I was like OMG NO LETS GO but Garrett just kept smiling along. Then the guy took our passports and was leafing through them talking on the phone.  I really started to sweat. He started asking why we didn’t have an exit stamp from Namibia. I knew this was BAD NEWS and my stomach sunk.

Inside the Angolan border post…we should have gotten out of there at this point….

We waited while he talked. I tried to pull back the passport but he held them tight. After he got off the phone he said there was no way to enter and added that he didn’t understand what we were even doing. We need to go back to the Namibian border post. Uh oh. Again I tried to take back our passports and he would not relinquish them. Now we were in serious trouble!

We entered the Namibian post and the Angolan guy asked the Namibian border official if he knew us. The Namibian guy shook his head and was like – What are you guys doing! My mind was racing with potential outcomes – huge fines, days of being held while our passports were confiscated, not being allowed back into Namibia…..arrested! I was not going to let that happen! I kicked into high gear to figure out how the heck to get us out of the situation. I was able to get Garrett out of the room and talk to them alone, which I knew was my best bet. 

The Angolan guy started to get angry saying “Why did you do this, you have committed a crime, we could hold you prisoner, we could fine you any amount of money we want!” I knew my best chance was to act dumb, apologize profusely and play to their egos. I said we were just trying to ask a question at the gate of the border and never intended to go in, that the police guard misunderstood and told us to go inside, that it was a big mistake, we were really lost, so sorry etc… I was very kind and apologized so many times. I had learned that African men have a soft spot for distressed women so I pushed myself almost to tears in order to pull at their heart-strings. THANK GOD IT WORKED!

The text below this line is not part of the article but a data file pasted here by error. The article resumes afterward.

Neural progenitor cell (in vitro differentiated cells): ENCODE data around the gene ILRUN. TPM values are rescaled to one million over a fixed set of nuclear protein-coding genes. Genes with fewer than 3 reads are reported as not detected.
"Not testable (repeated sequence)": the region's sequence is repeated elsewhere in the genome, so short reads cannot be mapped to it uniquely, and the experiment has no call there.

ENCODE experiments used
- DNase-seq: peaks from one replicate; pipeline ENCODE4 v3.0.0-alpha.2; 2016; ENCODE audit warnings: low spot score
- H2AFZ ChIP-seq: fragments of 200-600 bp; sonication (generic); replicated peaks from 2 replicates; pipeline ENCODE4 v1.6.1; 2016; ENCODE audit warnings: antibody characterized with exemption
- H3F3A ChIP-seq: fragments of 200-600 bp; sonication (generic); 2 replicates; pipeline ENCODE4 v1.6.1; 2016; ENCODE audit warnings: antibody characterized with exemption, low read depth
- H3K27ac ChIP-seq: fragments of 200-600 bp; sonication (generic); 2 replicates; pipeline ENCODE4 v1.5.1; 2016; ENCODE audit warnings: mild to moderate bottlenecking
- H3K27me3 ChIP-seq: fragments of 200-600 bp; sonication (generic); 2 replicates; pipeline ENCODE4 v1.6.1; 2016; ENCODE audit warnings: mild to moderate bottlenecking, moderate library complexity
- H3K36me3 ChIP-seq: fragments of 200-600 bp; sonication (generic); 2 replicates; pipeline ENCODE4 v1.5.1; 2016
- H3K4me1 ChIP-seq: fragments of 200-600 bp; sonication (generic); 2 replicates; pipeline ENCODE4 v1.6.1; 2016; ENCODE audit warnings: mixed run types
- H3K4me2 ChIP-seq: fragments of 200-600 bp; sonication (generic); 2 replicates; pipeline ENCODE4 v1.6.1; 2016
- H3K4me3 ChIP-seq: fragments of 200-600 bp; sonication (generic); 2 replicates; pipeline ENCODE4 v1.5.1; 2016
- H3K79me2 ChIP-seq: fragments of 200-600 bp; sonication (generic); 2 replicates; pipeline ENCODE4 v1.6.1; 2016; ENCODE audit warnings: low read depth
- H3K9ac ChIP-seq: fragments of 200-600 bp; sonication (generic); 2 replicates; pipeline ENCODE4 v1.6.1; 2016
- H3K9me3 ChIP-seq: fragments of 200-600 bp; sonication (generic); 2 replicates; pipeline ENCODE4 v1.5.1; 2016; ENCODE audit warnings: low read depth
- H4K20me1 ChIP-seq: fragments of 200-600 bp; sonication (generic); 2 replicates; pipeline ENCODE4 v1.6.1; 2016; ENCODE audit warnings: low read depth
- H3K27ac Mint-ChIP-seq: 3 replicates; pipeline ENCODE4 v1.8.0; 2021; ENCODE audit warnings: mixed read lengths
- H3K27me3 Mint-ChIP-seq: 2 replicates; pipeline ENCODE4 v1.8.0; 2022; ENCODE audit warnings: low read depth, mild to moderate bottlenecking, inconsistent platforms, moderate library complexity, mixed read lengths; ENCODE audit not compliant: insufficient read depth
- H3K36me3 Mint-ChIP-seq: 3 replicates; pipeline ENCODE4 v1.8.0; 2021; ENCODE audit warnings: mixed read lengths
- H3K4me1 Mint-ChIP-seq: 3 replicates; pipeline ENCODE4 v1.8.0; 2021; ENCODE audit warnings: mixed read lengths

The Namibian border guy was key – he definitely believed me and felt bad. He smoothed things over with the Angolan guy and said “ Its okay we all make mistakes. I know it can be hard to navigate things sometimes.” That was so awesome and definitely not a common mindset in African officials. I quickly reclaimed the passports and we got the heck out of there! If these men hadn’t spoken English – this situation would have escalated quickly and I don’t know what could have happened. This was really such a stupid stupid move on our part. I think we had gotten too cocky after living in Botswana, where you can basically talk or pay your way out of any trouble. We also had navigated dealing with police and getting ourselves out of trouble in South Africa, Mozambique, Malawi and Zambia – so we were just overconfident and needed this incident to knock us back down to our senses!!

For our next stop, we made the decision to go against advice from other travelers and skipped visiting Epupa falls. Everyone had said, “You MUST do Epupa, you can’t skip that.” But we often skip the mainstream advice of others because they are looking for different things than we are. When pushed for reasons why we needed to see Epupa, people said…”oh its such a beautiful waterfall, you will be so close so you should see both.” But that wasn’t good enough of a reason for me. It would have meant an extra day driving in each direction just to see some waterfalls that are smaller than Ruacana. For me, getting to spend more time in Kaokoland and on the coast was much more important.

So onward we went to Opuwo – the gateway to Kaokoland!

This trip took place in May 2018.